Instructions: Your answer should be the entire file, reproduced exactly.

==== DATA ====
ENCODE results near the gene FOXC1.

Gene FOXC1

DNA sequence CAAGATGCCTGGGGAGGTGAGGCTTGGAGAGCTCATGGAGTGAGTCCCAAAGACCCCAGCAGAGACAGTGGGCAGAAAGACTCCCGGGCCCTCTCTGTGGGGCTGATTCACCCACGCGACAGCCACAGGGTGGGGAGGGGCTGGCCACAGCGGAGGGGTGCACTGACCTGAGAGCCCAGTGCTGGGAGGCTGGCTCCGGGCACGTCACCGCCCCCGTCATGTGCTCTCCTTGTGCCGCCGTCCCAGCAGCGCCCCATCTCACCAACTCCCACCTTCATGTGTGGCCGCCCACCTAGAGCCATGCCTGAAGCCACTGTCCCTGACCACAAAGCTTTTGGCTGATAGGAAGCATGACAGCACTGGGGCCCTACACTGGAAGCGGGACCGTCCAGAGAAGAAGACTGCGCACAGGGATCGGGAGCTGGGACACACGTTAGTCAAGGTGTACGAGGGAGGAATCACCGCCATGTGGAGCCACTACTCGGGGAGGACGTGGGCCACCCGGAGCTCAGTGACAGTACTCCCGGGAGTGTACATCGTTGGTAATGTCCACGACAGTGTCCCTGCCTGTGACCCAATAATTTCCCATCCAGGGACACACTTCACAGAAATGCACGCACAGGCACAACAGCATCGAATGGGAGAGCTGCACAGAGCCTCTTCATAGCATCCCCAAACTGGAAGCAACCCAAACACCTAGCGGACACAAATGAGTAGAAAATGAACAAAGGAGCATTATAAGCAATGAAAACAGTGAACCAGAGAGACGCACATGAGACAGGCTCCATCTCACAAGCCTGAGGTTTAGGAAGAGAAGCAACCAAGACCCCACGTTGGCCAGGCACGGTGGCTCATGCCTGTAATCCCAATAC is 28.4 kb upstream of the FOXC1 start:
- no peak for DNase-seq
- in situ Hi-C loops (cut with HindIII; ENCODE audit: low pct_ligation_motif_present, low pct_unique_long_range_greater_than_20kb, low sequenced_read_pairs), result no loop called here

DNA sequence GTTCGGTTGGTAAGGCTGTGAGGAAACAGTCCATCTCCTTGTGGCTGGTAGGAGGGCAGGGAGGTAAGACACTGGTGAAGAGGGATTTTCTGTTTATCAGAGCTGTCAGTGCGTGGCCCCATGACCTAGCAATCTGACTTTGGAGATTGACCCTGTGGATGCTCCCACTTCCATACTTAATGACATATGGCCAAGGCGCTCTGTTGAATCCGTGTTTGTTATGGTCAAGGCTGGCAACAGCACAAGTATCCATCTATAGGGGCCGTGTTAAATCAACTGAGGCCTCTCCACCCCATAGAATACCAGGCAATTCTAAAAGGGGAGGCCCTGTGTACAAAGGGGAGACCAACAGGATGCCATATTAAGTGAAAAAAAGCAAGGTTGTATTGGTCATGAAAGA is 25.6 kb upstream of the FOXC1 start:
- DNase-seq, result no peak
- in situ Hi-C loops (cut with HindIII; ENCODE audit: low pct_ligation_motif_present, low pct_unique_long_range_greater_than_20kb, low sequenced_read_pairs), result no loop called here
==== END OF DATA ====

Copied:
ENCODE results near the gene FOXC1.

Gene FOXC1

DNA sequence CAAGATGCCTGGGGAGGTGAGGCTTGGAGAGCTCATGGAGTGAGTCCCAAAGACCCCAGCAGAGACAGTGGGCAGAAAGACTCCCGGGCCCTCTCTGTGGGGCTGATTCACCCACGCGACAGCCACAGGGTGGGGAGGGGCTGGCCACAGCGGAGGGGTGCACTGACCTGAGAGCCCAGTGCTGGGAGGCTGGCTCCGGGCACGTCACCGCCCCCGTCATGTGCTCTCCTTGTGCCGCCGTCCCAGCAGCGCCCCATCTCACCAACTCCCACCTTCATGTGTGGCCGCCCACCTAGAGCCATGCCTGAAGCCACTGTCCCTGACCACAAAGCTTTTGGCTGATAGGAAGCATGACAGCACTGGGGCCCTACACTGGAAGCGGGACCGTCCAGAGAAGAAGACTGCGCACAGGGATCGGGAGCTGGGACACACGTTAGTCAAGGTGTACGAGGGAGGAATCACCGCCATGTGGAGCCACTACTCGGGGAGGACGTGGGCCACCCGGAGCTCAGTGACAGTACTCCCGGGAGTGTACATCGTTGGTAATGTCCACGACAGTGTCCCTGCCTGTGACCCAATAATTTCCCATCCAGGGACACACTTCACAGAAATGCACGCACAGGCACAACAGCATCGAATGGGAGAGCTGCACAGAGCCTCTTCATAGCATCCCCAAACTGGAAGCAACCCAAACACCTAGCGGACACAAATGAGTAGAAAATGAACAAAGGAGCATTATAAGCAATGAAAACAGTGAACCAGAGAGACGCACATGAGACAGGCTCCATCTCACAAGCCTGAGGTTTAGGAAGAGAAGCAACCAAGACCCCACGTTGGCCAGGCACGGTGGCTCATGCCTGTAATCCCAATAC is 28.4 kb upstream of the FOXC1 start:
- no peak for DNase-seq
- in situ Hi-C loops (cut with HindIII; ENCODE audit: low pct_ligation_motif_present, low pct_unique_long_range_greater_than_20kb, low sequenced_read_pairs), result no loop called here

DNA sequence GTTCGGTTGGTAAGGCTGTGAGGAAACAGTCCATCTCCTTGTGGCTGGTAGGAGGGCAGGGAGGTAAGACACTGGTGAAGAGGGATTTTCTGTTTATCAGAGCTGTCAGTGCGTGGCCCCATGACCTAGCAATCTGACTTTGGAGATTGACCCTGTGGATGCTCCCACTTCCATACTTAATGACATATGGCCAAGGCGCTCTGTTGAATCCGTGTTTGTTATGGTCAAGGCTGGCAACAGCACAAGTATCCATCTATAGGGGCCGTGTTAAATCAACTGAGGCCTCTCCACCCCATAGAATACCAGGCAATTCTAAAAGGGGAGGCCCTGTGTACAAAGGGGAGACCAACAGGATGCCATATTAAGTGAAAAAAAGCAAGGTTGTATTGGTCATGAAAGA is 25.6 kb upstream of the FOXC1 start:
- DNase-seq, result no peak
- in situ Hi-C loops (cut with HindIII; ENCODE audit: low pct_ligation_motif_present, low pct_unique_long_range_greater_than_20kb, low sequenced_read_pairs), result no loop called here